In 1988, students at Gallaudet University, a private university for deaf and hard of hearing individuals, erupted into protest over the appointment of a new president, Elizabeth Zinser. Zinser wasn’t deaf and did not know sign language.
Every president in the country’s only university for deaf people has been hearing for over one hundred years of history. When the majority hearing board of trustees appointed yet another hearing president, the students protested and demanded an end to paternalism; they won.
A brief history of deaf education in the United States
When Thomas Gallaudet met Alice Cogswell, it changed the course of his life and deaf education in the United States. Cogswell was Gallaudet’s neighbor. As a deaf child in the U.S., she was not receiving an education. Gallaudet soon set sail for England, paid for by Alice’s father, to learn methods of teaching the deaf. However, Gallaudet ended up modeling his teaching on the French method due to a chance encounter with an instructor from the French deaf school, Sicard, and his deaf student. Gallaudet eventually convinced one of the deaf pupils at the royal institution, Laurent Clerc, to return with him to the United States and found a school for the deaf.
Gallaudet and Clerc established the first deaf school in the United States in Connecticut, and many states followed suit. Gallaudet brought back the French method instead of the British one, which had long-lasting effects on the school. The British emphasized teaching deaf students to lip-read and speak, whereas the French emphasized the use of sign language. Schools primarily used sign language for the first few decades of deaf education in the U.S. Due to the influence of Clerc, American Sign Language (ASL) is closely related to French Sign Language.
However, the focus on sign language did not last. Hearing educators of the deaf worried about them being culturally and linguistically distinct from others and began favoring the “oralist” method: teaching speech and lipreading and forbidding the use of ASL. By 1920, 80 percent of deaf institutions in the U.S. were using oralist methods. While many early educators of the deaf were themselves deaf, oralist schools employed hearing teachers. Oralism took away the self-determination of deaf people in the U.S. It was not until the 1960s and 1970s that educators of the deaf began to question the effectiveness of oralism.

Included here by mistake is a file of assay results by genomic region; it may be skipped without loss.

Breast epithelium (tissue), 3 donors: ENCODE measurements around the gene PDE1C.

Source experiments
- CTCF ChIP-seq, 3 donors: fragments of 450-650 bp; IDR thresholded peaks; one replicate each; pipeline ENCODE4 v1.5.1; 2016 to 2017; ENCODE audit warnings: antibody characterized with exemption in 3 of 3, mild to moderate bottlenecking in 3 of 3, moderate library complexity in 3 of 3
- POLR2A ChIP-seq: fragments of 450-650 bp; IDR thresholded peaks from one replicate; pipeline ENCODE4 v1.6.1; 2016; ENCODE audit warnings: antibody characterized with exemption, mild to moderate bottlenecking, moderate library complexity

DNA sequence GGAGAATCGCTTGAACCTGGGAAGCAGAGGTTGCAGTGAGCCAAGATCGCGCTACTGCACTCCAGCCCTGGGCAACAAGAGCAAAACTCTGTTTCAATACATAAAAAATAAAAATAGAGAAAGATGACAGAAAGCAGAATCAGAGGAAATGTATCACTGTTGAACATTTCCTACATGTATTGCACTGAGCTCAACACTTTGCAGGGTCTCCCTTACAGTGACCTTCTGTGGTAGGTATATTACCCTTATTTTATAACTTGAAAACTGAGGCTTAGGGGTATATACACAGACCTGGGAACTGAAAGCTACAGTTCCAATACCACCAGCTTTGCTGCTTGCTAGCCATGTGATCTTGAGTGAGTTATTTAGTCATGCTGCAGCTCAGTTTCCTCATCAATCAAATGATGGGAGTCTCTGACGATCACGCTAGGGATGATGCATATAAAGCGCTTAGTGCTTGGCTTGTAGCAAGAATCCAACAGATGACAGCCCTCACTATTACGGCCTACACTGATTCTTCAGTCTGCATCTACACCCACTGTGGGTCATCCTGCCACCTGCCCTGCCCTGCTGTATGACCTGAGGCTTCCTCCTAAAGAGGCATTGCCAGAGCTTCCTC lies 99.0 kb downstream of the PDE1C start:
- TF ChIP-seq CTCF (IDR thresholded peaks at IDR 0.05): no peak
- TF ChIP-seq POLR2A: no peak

Given the history, it is easy to see why deaf students at Gallaudet University were frustrated by the appointment of yet another hearing president. To add insult to injury, she did not know ASL. The board of trustees included only one deaf member, a major issue for many students. There are conflicting reports that the board president, Jane Spillmen, stated, “Deaf people are not ready to function in a hearing world,” the night of Zinser’s nomination. Spillmen denies saying that; some argue it might have been an interpretation issue. Even if she did not say it, the rumor demonstrates how the deaf students felt the hearing board viewed them.
Students at Gallaudet University completely shut down the campus for an entire week. They had three demands:
- Zinser resign, and the board appoint a deaf president
- Going forward, a 51 percent deaf majority on the board of trustees
- No punishment for students who participated in the protest.
The protest gained national attention and widespread support. The students succeeded, and I.K. Jordan became the first deaf president of Gallaudet University. He remained in that position until 2006.
The legacy of ‘Deaf President Now’
The Deaf President Now protest is an example of deaf people demanding and receiving self-determination.
According to Gallaudet University’s online museum, Deaf President Now was the catalyst for:
- Legislation establishing a national relay system for telephone use
- Legislation requiring TVs to have closed captioning technology
- More high schools and colleges offering ASL and accepting it for foreign language requirements
- Deaf actors in movies and TV play more deaf characters.
For many deaf people, the Deaf President Now protest carries a similar meaning to the Selma Marches or the Stonewall Riots. It was not the beginning or the end of the deaf rights movement, but it accelerated the pace, and many deaf people look back on it with pride. Deaf people continue to advocate for their rights and needs. In addition to equal opportunity, many deaf people in the U.S. strongly support ASL and its use with deaf children.
The Deaf President Now protest was a watershed moment in the history of deaf rights in the U.S. The events of the protest occurred about one hundred years after the shift in American deaf education away from sign language to speech and lip reading. The appointment of a hearing president by a mostly hearing board of trustees was representative of the paternalism that deaf people were sick of enduring. Deaf students demanded the right to self-determination, and they won.